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Peter,
It sounds like you are on the bubble with buying a PD 150 vs. the cost of the VX 2000. I asked almost all of the same questions you did when I bought my PD 150 in November. The issue of the recording with the miniDV is a non-issue. Yeah, I read your other thread. The sound issues are very real in the VX 2000. The sound sucks. You will need to go with an external XLR adapter box; beachtek, or one of the others. You will also need to get a good shotgun like a Sennheiser ME 66 with the power unit, and a wireless set up. Once you spec out all of the extra stuff you realize that the VX2000 is only a few hundred bucks more than the PD 150. As one person on here mentioned "I don't hear many people saying I wish I had saved the money and bought the VX 2000" Instead they wish they had bought the PD 150. I am not trying to offend anybody who bought a VX 2000 and has bought all the extra stuff to make it work, but out of the box, the PD 150 beat the VX 2000 for sound. The only thing, and it is debateable, is there have been a few times when recording a lecture or something where the LP mode on the VX 2000 is missed. I actually bought and tried the VX 2000 before I bought the PD 150. The hiss is real, and to the best of my knowledge, Sony is not going to fix it.

Good luck
-Bill
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Old February 21st, 2003, 07:35 AM   #9
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The HISS appears to be louder via the headphones rather than being recorded on the tape.
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Old March 7th, 2003, 11:59 PM   #10
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I have a PAL PD150 with a bucketload of hiss. So maybe Europeans are deaf. Out of fairness, I didn't initially notice the hiss. It was only when I started doing critical audio sweetening with studio monitors that the hiss really came out. As one of my actors put it, it sounds like someone is frying something in the kitchen. The problem persisted after sending it to Sony for its "upgrade." There was no noticeable improvement in the hiss. Also, as Jay Rose has pointed out, the preamps will distort easily. Luckily, that's an easier fix than the hiss.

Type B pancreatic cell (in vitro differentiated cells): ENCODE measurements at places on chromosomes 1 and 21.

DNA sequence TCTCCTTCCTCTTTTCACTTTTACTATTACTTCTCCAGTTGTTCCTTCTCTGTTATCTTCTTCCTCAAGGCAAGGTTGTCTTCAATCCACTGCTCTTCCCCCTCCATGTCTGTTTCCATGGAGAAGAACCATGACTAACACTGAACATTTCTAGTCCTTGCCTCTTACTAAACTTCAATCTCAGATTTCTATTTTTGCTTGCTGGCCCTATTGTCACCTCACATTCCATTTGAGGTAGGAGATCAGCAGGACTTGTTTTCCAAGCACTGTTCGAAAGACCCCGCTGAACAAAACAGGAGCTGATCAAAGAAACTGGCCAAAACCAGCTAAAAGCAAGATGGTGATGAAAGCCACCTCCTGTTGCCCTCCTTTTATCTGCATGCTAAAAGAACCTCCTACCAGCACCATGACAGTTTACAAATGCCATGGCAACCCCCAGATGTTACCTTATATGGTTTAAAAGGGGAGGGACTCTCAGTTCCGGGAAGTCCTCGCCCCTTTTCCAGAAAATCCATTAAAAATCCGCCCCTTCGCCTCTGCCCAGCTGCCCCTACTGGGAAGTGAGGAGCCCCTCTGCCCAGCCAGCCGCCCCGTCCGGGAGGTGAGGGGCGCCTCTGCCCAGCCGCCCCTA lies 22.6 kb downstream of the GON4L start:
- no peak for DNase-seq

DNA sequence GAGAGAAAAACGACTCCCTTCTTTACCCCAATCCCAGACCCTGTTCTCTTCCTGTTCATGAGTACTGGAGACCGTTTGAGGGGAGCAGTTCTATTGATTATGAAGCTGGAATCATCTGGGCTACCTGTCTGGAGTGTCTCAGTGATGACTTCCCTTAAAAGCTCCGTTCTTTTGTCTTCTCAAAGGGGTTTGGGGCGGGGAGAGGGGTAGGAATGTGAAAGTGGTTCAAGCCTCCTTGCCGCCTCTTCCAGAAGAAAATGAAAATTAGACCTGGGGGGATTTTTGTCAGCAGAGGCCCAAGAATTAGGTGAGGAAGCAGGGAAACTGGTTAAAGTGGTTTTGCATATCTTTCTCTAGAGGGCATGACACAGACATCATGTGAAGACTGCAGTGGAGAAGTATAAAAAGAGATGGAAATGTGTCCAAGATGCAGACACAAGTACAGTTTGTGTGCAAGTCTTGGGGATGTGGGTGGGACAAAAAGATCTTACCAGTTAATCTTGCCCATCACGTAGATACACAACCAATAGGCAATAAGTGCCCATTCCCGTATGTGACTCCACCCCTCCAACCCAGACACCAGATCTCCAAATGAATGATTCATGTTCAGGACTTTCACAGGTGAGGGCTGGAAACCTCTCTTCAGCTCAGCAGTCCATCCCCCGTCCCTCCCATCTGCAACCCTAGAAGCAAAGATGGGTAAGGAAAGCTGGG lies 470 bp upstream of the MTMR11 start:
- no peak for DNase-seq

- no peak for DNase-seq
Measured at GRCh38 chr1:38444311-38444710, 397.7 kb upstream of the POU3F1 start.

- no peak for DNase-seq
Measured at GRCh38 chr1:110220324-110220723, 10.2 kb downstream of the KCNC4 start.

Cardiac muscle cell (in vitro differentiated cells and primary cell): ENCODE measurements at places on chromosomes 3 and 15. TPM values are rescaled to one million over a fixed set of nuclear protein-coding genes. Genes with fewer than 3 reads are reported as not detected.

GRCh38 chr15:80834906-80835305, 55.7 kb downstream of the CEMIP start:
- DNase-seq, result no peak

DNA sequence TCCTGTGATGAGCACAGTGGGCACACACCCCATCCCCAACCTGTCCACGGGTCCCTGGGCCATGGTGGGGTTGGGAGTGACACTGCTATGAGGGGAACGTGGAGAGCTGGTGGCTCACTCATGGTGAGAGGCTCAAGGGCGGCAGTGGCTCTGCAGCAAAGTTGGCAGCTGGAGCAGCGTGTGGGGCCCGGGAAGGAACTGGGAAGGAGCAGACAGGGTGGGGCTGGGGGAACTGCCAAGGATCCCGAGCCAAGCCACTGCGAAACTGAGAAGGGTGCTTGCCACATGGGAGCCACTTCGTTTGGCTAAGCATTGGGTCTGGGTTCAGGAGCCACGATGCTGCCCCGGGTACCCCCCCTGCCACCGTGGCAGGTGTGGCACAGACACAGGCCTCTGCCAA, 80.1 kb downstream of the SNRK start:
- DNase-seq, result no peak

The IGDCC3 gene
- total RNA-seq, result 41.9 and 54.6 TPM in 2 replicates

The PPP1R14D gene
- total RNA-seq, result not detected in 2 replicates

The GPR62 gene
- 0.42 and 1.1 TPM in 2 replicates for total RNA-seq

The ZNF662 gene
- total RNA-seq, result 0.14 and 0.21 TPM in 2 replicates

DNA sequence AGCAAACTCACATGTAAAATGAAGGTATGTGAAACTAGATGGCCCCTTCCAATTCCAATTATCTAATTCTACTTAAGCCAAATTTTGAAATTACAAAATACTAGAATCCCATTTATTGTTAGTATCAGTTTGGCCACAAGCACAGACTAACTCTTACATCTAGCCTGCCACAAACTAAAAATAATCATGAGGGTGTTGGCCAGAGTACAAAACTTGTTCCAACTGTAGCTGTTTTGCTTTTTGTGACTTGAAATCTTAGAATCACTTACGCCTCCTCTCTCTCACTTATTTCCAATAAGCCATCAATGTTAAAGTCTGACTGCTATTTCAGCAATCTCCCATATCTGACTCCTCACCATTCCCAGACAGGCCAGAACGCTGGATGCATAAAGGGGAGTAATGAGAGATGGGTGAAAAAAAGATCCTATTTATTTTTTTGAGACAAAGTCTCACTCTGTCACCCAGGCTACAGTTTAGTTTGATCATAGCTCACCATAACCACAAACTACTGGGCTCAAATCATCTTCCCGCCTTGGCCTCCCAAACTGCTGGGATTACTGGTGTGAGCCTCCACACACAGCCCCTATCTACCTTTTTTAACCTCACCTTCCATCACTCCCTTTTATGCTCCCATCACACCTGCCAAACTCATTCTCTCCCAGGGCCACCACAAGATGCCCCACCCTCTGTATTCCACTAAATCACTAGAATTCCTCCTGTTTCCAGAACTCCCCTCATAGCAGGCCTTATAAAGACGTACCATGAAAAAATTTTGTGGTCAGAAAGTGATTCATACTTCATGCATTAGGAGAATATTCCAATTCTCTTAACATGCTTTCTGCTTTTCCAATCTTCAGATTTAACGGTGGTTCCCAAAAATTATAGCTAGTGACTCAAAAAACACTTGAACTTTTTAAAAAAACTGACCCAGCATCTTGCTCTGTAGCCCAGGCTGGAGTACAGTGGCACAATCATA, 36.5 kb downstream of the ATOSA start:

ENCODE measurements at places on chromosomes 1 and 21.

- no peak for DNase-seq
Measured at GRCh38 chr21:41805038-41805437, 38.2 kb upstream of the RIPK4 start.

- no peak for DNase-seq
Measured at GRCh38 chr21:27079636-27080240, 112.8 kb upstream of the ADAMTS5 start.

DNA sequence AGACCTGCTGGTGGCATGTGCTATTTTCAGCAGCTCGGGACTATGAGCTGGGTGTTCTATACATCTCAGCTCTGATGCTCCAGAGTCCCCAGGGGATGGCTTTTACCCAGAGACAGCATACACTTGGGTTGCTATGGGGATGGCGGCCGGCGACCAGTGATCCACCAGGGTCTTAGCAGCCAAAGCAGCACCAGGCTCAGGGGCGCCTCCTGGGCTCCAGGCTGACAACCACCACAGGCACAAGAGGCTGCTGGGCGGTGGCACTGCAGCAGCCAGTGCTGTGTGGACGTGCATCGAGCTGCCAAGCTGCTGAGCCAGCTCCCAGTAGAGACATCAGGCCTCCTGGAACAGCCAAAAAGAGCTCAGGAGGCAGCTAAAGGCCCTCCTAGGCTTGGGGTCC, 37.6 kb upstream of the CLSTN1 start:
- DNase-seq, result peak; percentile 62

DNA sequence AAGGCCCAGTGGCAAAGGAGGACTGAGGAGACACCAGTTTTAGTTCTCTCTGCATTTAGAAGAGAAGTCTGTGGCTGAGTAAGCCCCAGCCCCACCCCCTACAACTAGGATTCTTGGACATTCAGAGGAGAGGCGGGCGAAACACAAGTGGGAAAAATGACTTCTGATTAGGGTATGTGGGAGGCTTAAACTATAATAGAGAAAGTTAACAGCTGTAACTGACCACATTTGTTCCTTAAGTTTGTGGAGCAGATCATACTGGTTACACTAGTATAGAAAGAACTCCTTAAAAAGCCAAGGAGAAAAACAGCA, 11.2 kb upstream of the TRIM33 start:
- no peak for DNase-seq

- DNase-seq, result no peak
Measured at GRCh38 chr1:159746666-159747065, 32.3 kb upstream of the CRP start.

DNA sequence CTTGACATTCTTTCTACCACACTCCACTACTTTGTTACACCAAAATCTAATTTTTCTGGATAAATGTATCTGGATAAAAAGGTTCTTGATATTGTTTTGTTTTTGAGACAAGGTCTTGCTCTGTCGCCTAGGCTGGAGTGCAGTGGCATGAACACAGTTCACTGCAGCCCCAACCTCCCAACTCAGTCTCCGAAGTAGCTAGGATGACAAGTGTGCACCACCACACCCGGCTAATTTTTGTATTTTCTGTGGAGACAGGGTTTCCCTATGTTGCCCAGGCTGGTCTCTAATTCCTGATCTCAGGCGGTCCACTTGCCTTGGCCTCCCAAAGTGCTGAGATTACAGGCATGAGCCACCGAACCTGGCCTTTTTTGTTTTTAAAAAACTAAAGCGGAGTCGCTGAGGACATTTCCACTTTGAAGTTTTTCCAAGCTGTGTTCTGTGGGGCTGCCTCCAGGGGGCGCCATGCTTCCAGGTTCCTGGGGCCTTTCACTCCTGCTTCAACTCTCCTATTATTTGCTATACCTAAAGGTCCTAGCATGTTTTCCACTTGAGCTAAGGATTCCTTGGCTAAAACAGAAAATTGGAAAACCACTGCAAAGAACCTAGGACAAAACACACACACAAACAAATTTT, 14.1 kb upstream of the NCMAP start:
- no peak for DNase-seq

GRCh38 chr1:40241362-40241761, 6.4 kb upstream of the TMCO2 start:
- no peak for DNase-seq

Somehow I doubt that most uses for the PD150 are going to need critical audio quality. Most people seem content with their audio. It surprises me, since mine is so bad. Out of curiousity, how many of you listened to your audio through studio monitors? Maybe I really just got one of the lemons. In the end, I bought an HHB Portadisc, which more than suits my audio needs. The PD150 only records scratch audio now.
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Old March 8th, 2003, 10:49 AM   #11
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Sorry about your problem, Michael, but it just does not jibe with my experience. In one particular situation, I recorded a number of tapes using a Sennheiser 416 on a boom, cabled direct to my PD150 to record dialogue. I found the audio in post to be dead quiet, monitoring on JBL 4311 speakers. The only problems occured when I was caught off-guard when someone spoke too loud, or the boom operator missed a cue.

I have also used the 416 for talking head interviews with the mic mounted on the PD150, with equally excellent results. Obviously this mic provides vastly improved results over the supplied Sony mic.

Let me note that the ideal situation would be to have the audio monitored by a sound man with his mixer. I have had even better results with this set up.
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Old March 8th, 2003, 12:30 PM   #12
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I use an ME66 on one and an Azden on the other, yep, Azden's not so good-better than stock but...I have never noticed a hiss with either of my 150's EXCEPT when I do something stupid. I stay out of AGC and watch the levels closely especially when there's a DJ who doesn't know that the volume control on his board also goes lower. I've had a couple of instances when I got a surprise from the DJ or band at a wedding and had abit of a hot sound until I adjusted but other than that, I'm happy with the sound from the 150's and more importantly so are my clients.